SCHENECTADY — Andrew Kearse, the man who died in Schenectady police custody, repeatedly told officers after his arrest that he was having trouble breathing, but officers failed to respond, according to a nine-minute audio clip released by Kearse’s widow.
Kearse, who had been arrested by officers after a short foot chase, also reported being nauseated and other signs that he might be having a heart attack, according to the audio and his widow Angelique Negroni-Kearse.
“I can’t breathe,” Kearse says early in the audio clip and again later. At another point, Kearse reported he might throw up. Another voice, believed to be the officer driving him, responded by telling him not to throw up in his car.
“If they would have called an ambulance right away, I believe Andrew would have been alive,” Negroni-Kearse said Friday.
Negroni-Kearse said she secretly recorded the audio last month during a meeting with the state Attorney General’s Office, which is investigating the death.
Representatives showed her available audio and video of the events surrounding her husband’s death. She recorded the audio through her cellphone, which she placed on the table as she viewed the recordings, she said.
City officer microphones captured audio of most or all of the incident, while cameras in the patrol car and at the station captured Kearse being transported and events after the patrol car’s arrival at the station, officials have said.
Negroni-Kearse said she also has audio from the chase, the rest of the transport and the station, but declined to release it Friday on the advice of her attorney.
She believes officers failed to respond to her husband’s cries for help, which led to his death. She wants the officers involved prosecuted.
A representative of the state Attorney General’s Office declined to address the authenticity of the nine-minute clip, but reiterated their investigation is ongoing.
Pictured: Andrew Kearse and his wife, Angelique Negroni-Kearse. (Photo provided)
Schenectady Police Chief Eric Clifford, in a statement released in response to the clip, called it partial and selective and the release unfortunate.
“There are many facts about the case that have not been disclosed,” Clifford said. He declined to comment further until the attorney general’s investigation is complete, but repeated that his department continues to cooperate with the investigation.
Kearse, 36, of the Bronx, died early on the evening of May 11 after he led officers on a brief foot chase after a traffic stop on Ward Avenue.
He complained of breathing problems and feeling dizzy as he was being driven to police headquarters, and he was unresponsive when officers arrived at the station, police have said. City police said they immediately called paramedics.
Negroni-Kearse has filed a claim — the precursor to a lawsuit — against the city, seeking $25 million in damages. A lawsuit has not yet been filed.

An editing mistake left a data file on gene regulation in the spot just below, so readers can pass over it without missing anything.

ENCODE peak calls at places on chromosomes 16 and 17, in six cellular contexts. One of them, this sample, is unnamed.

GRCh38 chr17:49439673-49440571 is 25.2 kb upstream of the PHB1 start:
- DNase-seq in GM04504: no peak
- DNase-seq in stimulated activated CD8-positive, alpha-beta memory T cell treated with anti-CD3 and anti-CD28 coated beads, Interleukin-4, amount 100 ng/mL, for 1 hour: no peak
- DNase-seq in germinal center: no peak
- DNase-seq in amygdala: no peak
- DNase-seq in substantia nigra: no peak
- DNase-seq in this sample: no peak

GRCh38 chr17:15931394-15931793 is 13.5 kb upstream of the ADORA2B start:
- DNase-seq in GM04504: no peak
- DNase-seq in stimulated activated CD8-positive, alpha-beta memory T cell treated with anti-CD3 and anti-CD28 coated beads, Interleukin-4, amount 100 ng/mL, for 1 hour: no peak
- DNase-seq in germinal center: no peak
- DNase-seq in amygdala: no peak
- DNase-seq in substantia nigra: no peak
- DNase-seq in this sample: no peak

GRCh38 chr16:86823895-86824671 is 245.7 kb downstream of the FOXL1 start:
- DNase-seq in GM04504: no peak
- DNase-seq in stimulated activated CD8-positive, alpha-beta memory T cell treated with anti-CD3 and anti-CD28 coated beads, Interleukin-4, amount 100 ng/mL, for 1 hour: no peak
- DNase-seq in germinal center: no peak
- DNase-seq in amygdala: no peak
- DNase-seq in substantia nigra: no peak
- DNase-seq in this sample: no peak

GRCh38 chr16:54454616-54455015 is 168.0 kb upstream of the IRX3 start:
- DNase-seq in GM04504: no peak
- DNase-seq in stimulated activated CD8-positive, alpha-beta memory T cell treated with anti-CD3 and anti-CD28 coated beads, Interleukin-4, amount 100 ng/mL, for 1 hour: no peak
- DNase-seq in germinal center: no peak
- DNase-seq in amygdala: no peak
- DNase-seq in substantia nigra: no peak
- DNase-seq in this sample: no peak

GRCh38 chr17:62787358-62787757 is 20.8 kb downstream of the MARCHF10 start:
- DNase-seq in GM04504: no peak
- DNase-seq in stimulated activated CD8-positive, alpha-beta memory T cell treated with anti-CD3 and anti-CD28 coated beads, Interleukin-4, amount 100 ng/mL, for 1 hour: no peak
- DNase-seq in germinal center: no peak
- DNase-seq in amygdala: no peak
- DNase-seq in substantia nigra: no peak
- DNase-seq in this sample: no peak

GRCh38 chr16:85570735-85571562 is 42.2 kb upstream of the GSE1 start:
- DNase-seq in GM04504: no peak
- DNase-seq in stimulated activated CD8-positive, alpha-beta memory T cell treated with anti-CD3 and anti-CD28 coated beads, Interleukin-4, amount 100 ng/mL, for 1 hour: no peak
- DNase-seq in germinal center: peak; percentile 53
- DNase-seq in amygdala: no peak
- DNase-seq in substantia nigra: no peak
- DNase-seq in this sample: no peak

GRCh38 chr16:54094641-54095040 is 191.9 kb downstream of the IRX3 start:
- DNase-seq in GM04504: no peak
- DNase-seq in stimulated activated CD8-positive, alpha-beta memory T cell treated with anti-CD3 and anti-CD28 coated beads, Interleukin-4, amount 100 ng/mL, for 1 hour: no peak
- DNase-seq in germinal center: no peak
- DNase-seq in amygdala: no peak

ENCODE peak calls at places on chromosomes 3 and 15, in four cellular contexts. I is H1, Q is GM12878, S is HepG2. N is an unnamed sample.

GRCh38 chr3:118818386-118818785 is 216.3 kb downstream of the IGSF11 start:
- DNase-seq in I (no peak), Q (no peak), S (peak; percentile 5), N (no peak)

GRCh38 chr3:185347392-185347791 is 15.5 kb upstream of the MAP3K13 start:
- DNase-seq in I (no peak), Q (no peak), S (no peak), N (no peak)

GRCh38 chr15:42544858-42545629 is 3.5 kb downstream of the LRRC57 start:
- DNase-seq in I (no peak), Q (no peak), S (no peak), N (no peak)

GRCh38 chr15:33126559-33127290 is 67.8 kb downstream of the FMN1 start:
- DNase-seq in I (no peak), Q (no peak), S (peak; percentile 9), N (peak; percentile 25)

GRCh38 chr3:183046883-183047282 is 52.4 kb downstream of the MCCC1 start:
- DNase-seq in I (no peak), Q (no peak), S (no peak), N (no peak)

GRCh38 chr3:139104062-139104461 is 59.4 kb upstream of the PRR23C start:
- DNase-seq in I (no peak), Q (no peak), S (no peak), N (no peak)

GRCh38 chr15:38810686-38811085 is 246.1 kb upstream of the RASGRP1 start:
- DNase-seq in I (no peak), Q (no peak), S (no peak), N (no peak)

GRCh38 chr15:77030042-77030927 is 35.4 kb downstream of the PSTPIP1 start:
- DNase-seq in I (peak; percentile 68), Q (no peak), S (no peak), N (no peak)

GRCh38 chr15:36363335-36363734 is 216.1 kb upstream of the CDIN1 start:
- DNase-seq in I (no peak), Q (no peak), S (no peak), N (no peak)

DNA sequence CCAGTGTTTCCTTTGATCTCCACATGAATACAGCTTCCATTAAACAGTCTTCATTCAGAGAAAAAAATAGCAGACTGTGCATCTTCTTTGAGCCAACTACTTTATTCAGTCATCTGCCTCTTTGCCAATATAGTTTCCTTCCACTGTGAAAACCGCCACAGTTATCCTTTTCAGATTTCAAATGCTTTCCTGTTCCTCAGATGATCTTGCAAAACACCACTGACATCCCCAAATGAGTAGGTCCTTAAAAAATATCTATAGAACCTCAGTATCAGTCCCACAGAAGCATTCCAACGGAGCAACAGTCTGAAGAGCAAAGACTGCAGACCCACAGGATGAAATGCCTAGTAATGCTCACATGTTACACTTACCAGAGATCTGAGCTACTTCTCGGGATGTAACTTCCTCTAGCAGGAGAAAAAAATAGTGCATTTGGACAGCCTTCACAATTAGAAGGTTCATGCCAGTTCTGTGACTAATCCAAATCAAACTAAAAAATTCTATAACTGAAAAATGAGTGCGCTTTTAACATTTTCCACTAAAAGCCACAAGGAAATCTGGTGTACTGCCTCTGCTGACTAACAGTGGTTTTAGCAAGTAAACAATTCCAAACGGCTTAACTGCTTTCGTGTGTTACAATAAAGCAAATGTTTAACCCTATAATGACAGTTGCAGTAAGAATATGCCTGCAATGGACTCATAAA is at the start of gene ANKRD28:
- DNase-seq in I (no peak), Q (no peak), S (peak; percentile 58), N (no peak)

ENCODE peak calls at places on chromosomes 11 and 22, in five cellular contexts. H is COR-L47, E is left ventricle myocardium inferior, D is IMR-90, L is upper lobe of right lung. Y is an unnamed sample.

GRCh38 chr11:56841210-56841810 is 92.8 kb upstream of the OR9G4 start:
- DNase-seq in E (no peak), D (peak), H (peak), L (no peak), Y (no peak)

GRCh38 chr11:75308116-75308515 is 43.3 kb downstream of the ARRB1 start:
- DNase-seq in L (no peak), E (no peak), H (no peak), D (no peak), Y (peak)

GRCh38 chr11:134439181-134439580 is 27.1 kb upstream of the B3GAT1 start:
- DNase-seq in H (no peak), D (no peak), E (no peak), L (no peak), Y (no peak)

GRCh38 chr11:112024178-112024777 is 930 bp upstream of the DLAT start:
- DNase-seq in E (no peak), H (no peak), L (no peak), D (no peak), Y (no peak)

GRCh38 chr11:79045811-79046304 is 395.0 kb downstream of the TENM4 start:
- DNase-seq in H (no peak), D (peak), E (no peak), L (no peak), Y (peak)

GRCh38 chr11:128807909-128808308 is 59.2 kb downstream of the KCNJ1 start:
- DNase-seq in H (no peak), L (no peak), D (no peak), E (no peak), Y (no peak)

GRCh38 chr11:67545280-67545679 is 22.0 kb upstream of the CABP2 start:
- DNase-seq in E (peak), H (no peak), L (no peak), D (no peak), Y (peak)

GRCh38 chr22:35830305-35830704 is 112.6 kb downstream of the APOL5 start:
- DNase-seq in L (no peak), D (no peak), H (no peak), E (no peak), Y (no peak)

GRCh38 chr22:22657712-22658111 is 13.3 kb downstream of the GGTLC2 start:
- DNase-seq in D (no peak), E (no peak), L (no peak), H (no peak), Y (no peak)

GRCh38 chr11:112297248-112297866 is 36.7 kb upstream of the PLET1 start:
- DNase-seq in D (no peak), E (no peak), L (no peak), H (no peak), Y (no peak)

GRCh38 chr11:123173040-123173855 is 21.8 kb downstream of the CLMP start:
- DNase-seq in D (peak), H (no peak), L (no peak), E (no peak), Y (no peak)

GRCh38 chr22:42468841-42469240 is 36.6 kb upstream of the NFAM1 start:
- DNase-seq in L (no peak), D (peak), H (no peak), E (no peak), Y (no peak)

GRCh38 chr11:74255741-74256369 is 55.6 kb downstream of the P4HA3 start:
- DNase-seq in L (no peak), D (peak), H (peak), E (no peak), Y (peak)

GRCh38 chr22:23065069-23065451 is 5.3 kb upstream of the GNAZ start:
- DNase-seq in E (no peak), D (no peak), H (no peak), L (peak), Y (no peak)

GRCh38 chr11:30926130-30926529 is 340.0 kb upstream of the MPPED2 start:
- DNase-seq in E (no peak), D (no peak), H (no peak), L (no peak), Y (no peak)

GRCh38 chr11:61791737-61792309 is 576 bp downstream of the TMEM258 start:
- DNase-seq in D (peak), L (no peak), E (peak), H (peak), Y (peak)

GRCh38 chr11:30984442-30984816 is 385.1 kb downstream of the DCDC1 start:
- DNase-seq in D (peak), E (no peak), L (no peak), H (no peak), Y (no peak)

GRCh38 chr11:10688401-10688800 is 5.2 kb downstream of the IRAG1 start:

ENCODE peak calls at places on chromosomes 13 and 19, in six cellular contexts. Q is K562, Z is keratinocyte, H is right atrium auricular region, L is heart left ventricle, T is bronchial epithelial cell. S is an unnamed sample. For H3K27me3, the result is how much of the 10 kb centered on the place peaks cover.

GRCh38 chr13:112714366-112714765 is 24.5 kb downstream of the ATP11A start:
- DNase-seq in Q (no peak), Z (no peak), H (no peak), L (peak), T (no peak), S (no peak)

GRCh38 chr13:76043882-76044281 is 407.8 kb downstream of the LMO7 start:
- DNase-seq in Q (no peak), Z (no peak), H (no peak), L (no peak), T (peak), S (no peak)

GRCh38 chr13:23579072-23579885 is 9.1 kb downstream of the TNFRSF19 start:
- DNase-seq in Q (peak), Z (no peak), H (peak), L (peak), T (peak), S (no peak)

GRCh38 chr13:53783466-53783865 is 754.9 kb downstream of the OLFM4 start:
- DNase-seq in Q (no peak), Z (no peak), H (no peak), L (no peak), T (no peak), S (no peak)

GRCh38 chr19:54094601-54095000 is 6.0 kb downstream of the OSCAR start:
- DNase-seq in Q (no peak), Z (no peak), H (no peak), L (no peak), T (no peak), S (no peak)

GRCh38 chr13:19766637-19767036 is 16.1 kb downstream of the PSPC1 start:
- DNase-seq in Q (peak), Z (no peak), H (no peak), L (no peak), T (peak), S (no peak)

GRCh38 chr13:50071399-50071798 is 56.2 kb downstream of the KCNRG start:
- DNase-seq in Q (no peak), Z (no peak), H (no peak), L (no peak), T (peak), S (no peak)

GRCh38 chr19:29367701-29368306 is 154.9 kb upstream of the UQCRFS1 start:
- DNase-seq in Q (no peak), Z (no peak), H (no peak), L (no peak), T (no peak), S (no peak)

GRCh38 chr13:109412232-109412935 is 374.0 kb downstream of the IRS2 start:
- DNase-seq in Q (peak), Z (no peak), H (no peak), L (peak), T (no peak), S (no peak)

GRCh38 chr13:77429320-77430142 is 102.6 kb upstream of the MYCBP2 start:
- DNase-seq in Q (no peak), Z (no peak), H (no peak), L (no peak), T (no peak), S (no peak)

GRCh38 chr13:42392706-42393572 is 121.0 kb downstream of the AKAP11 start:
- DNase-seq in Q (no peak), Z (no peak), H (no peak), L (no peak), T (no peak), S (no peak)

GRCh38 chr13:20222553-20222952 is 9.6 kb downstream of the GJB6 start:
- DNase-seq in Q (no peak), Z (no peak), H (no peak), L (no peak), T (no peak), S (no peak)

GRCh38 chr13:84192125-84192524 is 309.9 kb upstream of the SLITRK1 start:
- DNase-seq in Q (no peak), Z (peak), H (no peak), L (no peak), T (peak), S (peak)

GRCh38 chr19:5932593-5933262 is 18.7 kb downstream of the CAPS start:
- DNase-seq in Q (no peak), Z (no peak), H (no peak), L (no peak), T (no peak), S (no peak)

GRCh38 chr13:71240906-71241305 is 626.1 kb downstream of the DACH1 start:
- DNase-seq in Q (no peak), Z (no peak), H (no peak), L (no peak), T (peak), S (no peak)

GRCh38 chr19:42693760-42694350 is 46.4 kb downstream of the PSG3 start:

The nine minutes of audio released is largely from just after Kearse was placed in the patrol car awaiting transport. A portion at the end is the beginning of the transport, Negoni-Kearse said.
Kearse can be heard on the clip repeatedly addressing officers.
“Excuse me, sir. Excuse me, sir,” he says early in the clip. “I can’t breathe.”
He appeared to say he couldn’t breathe three times over the length of the clip. Heavy or labored breathing is heard throughout.
Negroni-Kearse identified that sound as her husband.
Kearse addresses officers as “sir” at least eight times over the clip. He says “officer” 18 times and “please” 15 times.
Officers don’t appear to address Kearse’s concerns on the clip.
“Are you hot?” an apparent officer responds at one point. “Then you probably shouldn’t have run.”
At another point later in the clip, an apparent officer asks, “You think this might have to do with you running from police?”
Kearse asks if the officer can open a window. The officer declines.
The clip released ends as Kearse tells the officer “I feel like I might throw up.”
“Don’t throw up in my car,” the apparent officer responds.
Negroni-Kearse said later audio and video shows Kearse passed out about a minute away from arriving at the police station. She believes he died then. No paramedics are summoned, she said, until after the patrol car arrived at the station.
“He indicated each and every step that he was in cardiac arrest — and nothing,” Negroni-Kearse said.
Hawk Newsome, an activist with Black Lives Matter of Greater New York, on Friday said he believes the Attorney General’s Office should move forward with a grand jury and prosecution.
“The bottom line is this man called out for help for 20 minutes and no help was given to him,” Newsome said. “He was actually tortured, in a way.”
Negroni-Kearse released the audio earlier this week to Buzzfeed, a website. She said she held it because she was initially told the investigation would be another month, then two months. After giving investigators time, she decided to release the portion.
“I just really want justice for Andrew,” she said.
A statement was issued this week by an Attorney General’s Office spokeswoman: “Our investigation into Mr. Kearse’s death is ongoing and has involved a series of investigative steps including extensive medical testing and analysis (including by an independent cardiologist), interviews with multiple witnesses, and audio and video enhancement. As in all cases investigated by our Special Investigations and Prosecutions Unit, we are committed to conducting an independent, comprehensive, and fair investigation to provide Mr. Kearse’s family and the community with the answers they deserve.”
Andrew Safranko, an attorney representing the officers involved, could not be reached for comment Friday. He has previously said they fully expect the investigation to lead to the officers’ exoneration.